When Bill Clinton left the White House, his party lost not only a formidable politician, but also its greatest fundraiser - the man who made Democrats competitive financially for the first time in years.
Now, with their former president spending most of his time at sporting events - and without the prospect of immediate campaign-finance reform to rewrite the rules of the game - Democrats are falling further behind in a race where Republicans still have a strong advantage, thanks to an enthusiastic donor base and carefully honed techniques.
That's not to say the Democrats are doing badly. The Democratic National Committee raised a record $23 million between January and June of this year. But its GOP counterpart raised more than $48 million during the same period - $23 million alone at a single black tie dinner featuring President Bush.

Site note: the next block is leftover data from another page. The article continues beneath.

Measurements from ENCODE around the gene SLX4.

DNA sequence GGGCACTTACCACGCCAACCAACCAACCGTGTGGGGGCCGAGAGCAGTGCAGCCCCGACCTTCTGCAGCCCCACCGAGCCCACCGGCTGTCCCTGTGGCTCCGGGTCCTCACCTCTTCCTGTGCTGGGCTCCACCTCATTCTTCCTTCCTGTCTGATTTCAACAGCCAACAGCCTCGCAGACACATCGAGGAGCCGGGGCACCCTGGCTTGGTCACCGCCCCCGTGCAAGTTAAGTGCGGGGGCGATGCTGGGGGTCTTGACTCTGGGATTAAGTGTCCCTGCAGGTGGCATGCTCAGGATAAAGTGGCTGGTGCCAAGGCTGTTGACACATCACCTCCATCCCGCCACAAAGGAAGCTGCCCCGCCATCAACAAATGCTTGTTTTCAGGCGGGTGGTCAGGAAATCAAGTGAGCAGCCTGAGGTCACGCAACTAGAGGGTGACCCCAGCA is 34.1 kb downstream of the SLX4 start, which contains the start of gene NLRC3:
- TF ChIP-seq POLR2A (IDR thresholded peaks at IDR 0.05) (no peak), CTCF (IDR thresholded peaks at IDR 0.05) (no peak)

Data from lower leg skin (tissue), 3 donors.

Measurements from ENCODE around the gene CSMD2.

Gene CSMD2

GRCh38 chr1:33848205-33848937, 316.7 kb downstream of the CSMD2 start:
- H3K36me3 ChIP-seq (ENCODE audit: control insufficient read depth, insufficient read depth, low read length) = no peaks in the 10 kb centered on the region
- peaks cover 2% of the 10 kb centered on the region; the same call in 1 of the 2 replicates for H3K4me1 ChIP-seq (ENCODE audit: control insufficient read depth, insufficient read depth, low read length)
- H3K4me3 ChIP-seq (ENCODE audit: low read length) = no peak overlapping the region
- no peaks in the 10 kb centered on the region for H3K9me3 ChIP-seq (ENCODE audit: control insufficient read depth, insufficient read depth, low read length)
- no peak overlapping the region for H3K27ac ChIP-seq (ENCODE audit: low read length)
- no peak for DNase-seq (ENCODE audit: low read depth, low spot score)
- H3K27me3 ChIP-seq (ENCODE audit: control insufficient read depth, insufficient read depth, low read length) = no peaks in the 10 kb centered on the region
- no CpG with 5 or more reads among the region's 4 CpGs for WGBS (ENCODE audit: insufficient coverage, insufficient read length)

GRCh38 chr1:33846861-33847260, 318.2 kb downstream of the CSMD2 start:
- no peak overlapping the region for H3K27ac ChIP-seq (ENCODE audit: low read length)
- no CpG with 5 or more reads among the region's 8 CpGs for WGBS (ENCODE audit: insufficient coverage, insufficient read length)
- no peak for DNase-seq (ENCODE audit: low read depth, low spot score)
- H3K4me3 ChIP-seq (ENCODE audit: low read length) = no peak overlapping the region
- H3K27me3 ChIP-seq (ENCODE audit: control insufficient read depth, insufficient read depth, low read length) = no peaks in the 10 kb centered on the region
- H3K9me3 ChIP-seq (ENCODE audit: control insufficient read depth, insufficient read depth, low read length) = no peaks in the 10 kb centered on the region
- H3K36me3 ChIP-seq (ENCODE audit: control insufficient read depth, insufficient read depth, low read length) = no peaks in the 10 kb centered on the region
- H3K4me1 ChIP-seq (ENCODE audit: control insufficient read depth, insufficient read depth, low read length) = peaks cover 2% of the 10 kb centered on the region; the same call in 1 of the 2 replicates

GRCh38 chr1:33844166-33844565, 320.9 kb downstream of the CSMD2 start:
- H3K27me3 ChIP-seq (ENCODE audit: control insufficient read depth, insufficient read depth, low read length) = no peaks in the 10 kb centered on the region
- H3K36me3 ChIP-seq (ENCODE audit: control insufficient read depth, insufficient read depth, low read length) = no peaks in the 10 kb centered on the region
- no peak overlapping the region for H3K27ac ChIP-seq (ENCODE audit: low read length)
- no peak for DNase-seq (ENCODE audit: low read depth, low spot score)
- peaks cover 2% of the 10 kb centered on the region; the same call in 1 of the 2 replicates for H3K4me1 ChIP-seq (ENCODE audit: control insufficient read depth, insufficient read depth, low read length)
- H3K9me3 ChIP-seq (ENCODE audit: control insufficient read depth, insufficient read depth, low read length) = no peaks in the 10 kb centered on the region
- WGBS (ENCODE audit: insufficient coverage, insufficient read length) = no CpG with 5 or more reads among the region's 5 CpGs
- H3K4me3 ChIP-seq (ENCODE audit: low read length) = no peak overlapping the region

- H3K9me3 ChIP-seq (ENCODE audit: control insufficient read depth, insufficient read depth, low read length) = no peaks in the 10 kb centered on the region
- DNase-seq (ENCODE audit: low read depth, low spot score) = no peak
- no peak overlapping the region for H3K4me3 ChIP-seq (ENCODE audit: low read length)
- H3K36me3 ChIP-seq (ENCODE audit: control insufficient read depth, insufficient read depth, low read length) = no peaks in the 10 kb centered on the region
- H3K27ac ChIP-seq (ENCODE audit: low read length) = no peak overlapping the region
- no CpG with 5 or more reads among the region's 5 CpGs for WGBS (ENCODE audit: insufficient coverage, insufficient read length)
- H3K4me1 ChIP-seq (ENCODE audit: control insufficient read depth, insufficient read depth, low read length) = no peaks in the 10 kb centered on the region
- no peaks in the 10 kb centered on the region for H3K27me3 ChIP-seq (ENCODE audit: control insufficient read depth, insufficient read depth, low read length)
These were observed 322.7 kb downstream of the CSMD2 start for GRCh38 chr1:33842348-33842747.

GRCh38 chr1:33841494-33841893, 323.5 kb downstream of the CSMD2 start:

Democratic leaders say they are more committed than ever to building the party's small donor base, particularly in the event that campaign-finance reform passes and they become solely dependent on small, regulated contributions. But these efforts themselves will take time and money - something the party may not be able to spare going into the highly competitive 2002 midterm elections.
"From the early figures, it does look like the Republicans are being very successful in their fundraising," says Larry Noble of the Center for Responsive Politics, a Washington-based group that tracks money in politics. "Democrats are going to have to put more effort into motivating their small donor base, but it will take a lot of work. Especially when they had the White House for eight years, [and] it was easier to go to the large contributors."
The real GOP edge